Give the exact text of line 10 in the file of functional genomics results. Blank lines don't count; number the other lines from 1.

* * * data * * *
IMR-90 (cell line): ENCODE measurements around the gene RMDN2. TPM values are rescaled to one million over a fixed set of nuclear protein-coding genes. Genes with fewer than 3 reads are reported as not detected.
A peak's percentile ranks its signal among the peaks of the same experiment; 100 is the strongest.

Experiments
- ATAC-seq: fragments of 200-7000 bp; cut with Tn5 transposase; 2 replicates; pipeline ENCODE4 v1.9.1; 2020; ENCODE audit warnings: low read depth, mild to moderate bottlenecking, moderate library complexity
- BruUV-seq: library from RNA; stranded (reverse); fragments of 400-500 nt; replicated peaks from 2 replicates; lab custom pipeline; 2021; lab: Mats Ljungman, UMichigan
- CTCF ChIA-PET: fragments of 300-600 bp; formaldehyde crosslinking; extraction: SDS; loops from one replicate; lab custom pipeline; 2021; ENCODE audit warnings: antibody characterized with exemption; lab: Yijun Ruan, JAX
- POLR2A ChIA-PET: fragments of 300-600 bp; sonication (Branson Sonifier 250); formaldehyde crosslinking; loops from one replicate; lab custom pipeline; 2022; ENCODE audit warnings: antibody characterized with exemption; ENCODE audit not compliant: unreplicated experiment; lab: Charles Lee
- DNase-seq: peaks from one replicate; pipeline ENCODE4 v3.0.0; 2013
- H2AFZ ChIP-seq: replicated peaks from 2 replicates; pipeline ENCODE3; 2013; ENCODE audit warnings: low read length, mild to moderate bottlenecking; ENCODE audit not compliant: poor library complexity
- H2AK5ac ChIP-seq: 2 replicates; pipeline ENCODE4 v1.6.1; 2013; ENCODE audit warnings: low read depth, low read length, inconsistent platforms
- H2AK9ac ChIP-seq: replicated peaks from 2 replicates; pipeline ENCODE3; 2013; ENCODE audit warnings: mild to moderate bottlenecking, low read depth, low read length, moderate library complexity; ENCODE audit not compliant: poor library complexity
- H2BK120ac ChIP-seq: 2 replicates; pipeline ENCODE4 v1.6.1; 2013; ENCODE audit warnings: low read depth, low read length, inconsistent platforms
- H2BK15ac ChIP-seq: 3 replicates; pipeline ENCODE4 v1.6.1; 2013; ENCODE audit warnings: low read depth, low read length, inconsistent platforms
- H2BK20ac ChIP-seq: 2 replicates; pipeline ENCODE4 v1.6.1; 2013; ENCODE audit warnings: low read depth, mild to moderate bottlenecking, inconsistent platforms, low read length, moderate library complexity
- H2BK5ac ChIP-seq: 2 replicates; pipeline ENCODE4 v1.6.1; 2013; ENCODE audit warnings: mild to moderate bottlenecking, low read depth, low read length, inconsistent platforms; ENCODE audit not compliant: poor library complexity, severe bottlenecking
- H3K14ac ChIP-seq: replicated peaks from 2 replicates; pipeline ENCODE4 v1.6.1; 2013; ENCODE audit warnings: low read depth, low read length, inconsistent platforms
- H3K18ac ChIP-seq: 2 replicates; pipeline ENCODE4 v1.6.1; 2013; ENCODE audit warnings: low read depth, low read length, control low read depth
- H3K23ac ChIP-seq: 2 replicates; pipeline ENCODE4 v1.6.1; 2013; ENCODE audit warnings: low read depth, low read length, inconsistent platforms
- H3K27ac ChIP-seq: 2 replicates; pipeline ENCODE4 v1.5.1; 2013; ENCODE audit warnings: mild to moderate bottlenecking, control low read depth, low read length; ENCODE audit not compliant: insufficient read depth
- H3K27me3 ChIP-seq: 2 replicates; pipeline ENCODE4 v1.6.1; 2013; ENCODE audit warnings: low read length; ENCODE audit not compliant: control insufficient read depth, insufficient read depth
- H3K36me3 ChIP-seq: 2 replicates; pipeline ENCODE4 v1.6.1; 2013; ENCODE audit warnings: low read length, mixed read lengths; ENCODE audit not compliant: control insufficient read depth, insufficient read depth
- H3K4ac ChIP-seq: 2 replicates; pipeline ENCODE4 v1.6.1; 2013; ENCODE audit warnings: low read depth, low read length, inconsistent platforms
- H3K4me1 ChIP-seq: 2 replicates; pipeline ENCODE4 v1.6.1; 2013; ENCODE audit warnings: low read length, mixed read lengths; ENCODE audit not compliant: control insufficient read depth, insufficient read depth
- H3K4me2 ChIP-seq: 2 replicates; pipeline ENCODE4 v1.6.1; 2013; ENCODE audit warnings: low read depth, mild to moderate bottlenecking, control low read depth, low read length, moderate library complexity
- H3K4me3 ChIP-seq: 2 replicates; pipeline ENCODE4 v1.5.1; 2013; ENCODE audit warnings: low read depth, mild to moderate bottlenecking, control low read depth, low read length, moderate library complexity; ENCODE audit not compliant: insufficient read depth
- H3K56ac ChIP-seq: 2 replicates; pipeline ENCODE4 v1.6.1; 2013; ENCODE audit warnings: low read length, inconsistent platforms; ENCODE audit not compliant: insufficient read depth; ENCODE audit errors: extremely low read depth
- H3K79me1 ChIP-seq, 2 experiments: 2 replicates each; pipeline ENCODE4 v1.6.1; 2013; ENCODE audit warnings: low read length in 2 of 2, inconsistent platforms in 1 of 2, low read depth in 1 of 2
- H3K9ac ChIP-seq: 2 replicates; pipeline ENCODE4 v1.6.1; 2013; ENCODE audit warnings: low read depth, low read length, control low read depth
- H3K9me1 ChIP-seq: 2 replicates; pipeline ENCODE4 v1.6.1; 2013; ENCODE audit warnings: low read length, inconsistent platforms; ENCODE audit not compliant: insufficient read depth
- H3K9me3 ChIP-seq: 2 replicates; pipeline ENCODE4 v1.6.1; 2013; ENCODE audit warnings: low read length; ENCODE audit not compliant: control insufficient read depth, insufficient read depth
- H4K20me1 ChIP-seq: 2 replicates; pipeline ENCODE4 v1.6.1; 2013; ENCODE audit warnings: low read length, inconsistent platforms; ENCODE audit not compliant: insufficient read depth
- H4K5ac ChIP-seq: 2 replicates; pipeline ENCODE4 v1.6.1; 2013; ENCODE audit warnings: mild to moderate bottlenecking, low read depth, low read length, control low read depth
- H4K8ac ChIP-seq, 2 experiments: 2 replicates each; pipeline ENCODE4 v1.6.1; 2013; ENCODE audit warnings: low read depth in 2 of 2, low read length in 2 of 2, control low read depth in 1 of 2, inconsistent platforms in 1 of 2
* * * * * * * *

- H2AK5ac ChIP-seq: 2 replicates; pipeline ENCODE4 v1.6.1; 2013; ENCODE audit warnings: low read depth, low read length, inconsistent platforms